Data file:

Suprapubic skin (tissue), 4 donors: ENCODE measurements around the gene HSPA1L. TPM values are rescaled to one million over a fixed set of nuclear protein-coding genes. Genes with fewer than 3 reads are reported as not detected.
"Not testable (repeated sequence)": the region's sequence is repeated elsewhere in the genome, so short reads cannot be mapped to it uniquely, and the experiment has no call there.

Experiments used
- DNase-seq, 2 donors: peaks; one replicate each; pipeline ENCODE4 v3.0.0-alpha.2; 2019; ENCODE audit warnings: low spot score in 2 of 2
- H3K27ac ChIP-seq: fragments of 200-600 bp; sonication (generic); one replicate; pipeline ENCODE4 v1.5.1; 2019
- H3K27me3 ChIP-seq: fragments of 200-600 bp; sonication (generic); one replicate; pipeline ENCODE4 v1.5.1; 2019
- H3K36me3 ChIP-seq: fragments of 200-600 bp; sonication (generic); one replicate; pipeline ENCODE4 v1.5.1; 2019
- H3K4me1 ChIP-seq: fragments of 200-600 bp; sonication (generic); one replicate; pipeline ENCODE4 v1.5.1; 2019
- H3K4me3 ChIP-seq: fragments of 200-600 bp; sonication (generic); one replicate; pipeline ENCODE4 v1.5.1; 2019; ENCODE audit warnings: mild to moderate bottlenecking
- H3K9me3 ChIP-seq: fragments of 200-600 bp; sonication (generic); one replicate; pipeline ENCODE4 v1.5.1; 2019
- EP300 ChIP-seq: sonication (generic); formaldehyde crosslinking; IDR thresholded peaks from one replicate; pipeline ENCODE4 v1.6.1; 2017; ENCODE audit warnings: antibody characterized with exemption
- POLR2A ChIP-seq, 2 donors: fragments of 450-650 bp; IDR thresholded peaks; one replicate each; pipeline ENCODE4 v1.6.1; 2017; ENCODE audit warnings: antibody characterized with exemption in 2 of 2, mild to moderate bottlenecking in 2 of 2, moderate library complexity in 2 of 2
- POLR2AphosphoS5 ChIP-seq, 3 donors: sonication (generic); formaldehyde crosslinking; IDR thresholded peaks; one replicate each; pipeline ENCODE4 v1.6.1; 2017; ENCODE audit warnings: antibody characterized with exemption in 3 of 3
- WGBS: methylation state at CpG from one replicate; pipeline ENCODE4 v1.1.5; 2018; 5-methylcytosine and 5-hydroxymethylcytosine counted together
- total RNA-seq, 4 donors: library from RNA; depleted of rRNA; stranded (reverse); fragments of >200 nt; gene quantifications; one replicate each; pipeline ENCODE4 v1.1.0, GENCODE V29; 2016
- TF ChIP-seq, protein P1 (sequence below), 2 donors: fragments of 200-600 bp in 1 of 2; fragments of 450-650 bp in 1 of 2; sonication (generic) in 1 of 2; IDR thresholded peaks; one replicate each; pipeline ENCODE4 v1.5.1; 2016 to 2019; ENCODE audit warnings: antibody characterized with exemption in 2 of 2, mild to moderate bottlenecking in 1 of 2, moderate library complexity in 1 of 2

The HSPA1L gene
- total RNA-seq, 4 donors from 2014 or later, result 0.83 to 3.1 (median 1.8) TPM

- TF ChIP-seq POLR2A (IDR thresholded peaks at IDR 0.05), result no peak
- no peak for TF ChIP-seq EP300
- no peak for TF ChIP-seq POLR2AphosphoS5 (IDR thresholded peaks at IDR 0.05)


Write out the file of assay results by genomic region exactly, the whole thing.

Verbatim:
Suprapubic skin (tissue), 4 donors: ENCODE measurements around the gene HSPA1L. TPM values are rescaled to one million over a fixed set of nuclear protein-coding genes. Genes with fewer than 3 reads are reported as not detected.
"Not testable (repeated sequence)": the region's sequence is repeated elsewhere in the genome, so short reads cannot be mapped to it uniquely, and the experiment has no call there.

Experiments used
- DNase-seq, 2 donors: peaks; one replicate each; pipeline ENCODE4 v3.0.0-alpha.2; 2019; ENCODE audit warnings: low spot score in 2 of 2
- H3K27ac ChIP-seq: fragments of 200-600 bp; sonication (generic); one replicate; pipeline ENCODE4 v1.5.1; 2019
- H3K27me3 ChIP-seq: fragments of 200-600 bp; sonication (generic); one replicate; pipeline ENCODE4 v1.5.1; 2019
- H3K36me3 ChIP-seq: fragments of 200-600 bp; sonication (generic); one replicate; pipeline ENCODE4 v1.5.1; 2019
- H3K4me1 ChIP-seq: fragments of 200-600 bp; sonication (generic); one replicate; pipeline ENCODE4 v1.5.1; 2019
- H3K4me3 ChIP-seq: fragments of 200-600 bp; sonication (generic); one replicate; pipeline ENCODE4 v1.5.1; 2019; ENCODE audit warnings: mild to moderate bottlenecking
- H3K9me3 ChIP-seq: fragments of 200-600 bp; sonication (generic); one replicate; pipeline ENCODE4 v1.5.1; 2019
- EP300 ChIP-seq: sonication (generic); formaldehyde crosslinking; IDR thresholded peaks from one replicate; pipeline ENCODE4 v1.6.1; 2017; ENCODE audit warnings: antibody characterized with exemption
- POLR2A ChIP-seq, 2 donors: fragments of 450-650 bp; IDR thresholded peaks; one replicate each; pipeline ENCODE4 v1.6.1; 2017; ENCODE audit warnings: antibody characterized with exemption in 2 of 2, mild to moderate bottlenecking in 2 of 2, moderate library complexity in 2 of 2
- POLR2AphosphoS5 ChIP-seq, 3 donors: sonication (generic); formaldehyde crosslinking; IDR thresholded peaks; one replicate each; pipeline ENCODE4 v1.6.1; 2017; ENCODE audit warnings: antibody characterized with exemption in 3 of 3
- WGBS: methylation state at CpG from one replicate; pipeline ENCODE4 v1.1.5; 2018; 5-methylcytosine and 5-hydroxymethylcytosine counted together
- total RNA-seq, 4 donors: library from RNA; depleted of rRNA; stranded (reverse); fragments of >200 nt; gene quantifications; one replicate each; pipeline ENCODE4 v1.1.0, GENCODE V29; 2016
- TF ChIP-seq, protein P1 (sequence below), 2 donors: fragments of 200-600 bp in 1 of 2; fragments of 450-650 bp in 1 of 2; sonication (generic) in 1 of 2; IDR thresholded peaks; one replicate each; pipeline ENCODE4 v1.5.1; 2016 to 2019; ENCODE audit warnings: antibody characterized with exemption in 2 of 2, mild to moderate bottlenecking in 1 of 2, moderate library complexity in 1 of 2

The HSPA1L gene
- total RNA-seq, 4 donors from 2014 or later, result 0.83 to 3.1 (median 1.8) TPM

- TF ChIP-seq POLR2A (IDR thresholded peaks at IDR 0.05), result no peak
- no peak for TF ChIP-seq EP300
- no peak for TF ChIP-seq POLR2AphosphoS5 (IDR thresholded peaks at IDR 0.05)